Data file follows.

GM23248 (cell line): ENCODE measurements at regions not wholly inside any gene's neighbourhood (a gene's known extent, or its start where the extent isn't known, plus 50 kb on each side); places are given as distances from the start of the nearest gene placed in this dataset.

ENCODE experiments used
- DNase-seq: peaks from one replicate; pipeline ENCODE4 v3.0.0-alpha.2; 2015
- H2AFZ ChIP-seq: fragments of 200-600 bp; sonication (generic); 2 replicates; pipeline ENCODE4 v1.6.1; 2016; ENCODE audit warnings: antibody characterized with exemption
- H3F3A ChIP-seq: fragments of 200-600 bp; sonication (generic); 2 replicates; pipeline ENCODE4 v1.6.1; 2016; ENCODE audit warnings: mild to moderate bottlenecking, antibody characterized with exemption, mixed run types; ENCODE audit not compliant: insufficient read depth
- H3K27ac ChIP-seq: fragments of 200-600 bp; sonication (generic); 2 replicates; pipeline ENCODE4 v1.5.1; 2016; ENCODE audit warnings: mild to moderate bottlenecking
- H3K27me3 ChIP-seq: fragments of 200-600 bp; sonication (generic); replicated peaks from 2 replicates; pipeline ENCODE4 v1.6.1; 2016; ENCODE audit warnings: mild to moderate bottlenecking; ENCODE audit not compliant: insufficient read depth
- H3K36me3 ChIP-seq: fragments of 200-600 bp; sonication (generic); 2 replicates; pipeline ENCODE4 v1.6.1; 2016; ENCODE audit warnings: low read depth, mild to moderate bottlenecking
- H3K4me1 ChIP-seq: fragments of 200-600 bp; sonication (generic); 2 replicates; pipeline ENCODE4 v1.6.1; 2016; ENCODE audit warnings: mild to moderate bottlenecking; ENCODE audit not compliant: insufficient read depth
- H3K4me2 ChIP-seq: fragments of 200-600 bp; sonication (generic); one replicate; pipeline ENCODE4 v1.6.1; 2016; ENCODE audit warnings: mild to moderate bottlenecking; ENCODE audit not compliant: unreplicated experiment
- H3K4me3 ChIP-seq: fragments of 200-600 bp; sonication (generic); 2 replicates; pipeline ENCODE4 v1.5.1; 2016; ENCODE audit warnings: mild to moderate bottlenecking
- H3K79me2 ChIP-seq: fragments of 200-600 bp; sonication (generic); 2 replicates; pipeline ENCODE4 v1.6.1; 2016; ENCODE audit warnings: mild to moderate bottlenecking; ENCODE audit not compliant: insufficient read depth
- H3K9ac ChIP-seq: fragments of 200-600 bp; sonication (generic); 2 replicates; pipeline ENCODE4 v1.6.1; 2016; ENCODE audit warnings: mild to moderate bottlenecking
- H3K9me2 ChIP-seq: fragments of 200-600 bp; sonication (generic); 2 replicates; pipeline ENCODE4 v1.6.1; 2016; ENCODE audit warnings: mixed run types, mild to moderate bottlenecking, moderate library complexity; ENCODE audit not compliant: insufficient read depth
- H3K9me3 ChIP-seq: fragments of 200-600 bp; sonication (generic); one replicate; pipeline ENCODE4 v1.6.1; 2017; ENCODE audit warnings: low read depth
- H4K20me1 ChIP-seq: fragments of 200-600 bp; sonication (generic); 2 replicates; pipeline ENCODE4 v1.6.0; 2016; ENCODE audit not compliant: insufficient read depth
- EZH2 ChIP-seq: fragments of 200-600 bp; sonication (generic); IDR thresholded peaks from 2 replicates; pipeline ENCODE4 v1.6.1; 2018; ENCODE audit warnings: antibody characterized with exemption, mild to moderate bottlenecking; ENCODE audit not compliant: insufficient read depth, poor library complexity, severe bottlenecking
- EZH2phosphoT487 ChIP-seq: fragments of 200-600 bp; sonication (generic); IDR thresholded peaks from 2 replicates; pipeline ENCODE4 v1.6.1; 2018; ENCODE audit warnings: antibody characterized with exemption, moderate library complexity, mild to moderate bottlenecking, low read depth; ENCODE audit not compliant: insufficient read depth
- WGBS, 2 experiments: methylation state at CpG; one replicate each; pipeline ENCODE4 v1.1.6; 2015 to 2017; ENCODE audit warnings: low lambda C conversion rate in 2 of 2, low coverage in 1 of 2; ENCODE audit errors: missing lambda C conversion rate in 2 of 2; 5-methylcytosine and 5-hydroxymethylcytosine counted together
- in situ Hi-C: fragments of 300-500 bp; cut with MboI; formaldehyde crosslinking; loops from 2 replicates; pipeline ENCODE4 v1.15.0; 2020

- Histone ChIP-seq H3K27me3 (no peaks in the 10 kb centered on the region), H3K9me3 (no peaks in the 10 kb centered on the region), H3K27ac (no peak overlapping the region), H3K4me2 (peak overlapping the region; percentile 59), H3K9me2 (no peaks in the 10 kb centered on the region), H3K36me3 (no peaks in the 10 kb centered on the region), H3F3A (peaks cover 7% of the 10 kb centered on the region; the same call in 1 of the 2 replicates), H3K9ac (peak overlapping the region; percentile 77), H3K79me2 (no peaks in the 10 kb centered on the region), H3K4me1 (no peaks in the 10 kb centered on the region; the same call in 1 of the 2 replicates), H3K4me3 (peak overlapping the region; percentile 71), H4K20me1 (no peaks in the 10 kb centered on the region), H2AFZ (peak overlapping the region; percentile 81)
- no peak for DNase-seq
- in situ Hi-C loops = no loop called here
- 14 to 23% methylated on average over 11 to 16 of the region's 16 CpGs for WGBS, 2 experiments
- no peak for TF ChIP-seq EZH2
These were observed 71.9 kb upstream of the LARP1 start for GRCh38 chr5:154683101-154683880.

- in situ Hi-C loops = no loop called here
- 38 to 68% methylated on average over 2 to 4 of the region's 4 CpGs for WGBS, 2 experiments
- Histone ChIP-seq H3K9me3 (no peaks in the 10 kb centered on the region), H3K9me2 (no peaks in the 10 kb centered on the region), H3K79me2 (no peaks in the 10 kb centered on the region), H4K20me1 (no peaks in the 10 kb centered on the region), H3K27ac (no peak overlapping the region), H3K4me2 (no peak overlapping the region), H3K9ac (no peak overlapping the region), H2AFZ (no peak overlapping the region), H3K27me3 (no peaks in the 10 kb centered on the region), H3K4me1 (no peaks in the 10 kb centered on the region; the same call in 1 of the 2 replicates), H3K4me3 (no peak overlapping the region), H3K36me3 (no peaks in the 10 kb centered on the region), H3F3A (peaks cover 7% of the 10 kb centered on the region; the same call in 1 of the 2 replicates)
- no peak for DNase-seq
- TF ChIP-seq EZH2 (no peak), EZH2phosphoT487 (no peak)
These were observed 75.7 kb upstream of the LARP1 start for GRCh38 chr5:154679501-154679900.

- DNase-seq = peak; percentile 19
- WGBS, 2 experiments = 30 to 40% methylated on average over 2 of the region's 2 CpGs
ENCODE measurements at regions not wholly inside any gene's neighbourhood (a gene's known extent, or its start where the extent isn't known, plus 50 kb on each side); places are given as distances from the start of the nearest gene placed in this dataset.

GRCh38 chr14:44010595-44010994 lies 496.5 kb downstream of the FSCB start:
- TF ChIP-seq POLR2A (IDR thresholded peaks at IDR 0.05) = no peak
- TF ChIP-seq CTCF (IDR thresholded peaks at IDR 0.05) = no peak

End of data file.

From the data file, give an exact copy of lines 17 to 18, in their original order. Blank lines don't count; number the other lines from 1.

- EZH2 ChIP-seq: fragments of 200-600 bp; sonication (generic); IDR thresholded peaks from 2 replicates; pipeline ENCODE4 v1.6.1; 2018; ENCODE audit warnings: antibody characterized with exemption, mild to moderate bottlenecking; ENCODE audit not compliant: insufficient read depth, poor library complexity, severe bottlenecking
- EZH2phosphoT487 ChIP-seq: fragments of 200-600 bp; sonication (generic); IDR thresholded peaks from 2 replicates; pipeline ENCODE4 v1.6.1; 2018; ENCODE audit warnings: antibody characterized with exemption, moderate library complexity, mild to moderate bottlenecking, low read depth; ENCODE audit not compliant: insufficient read depth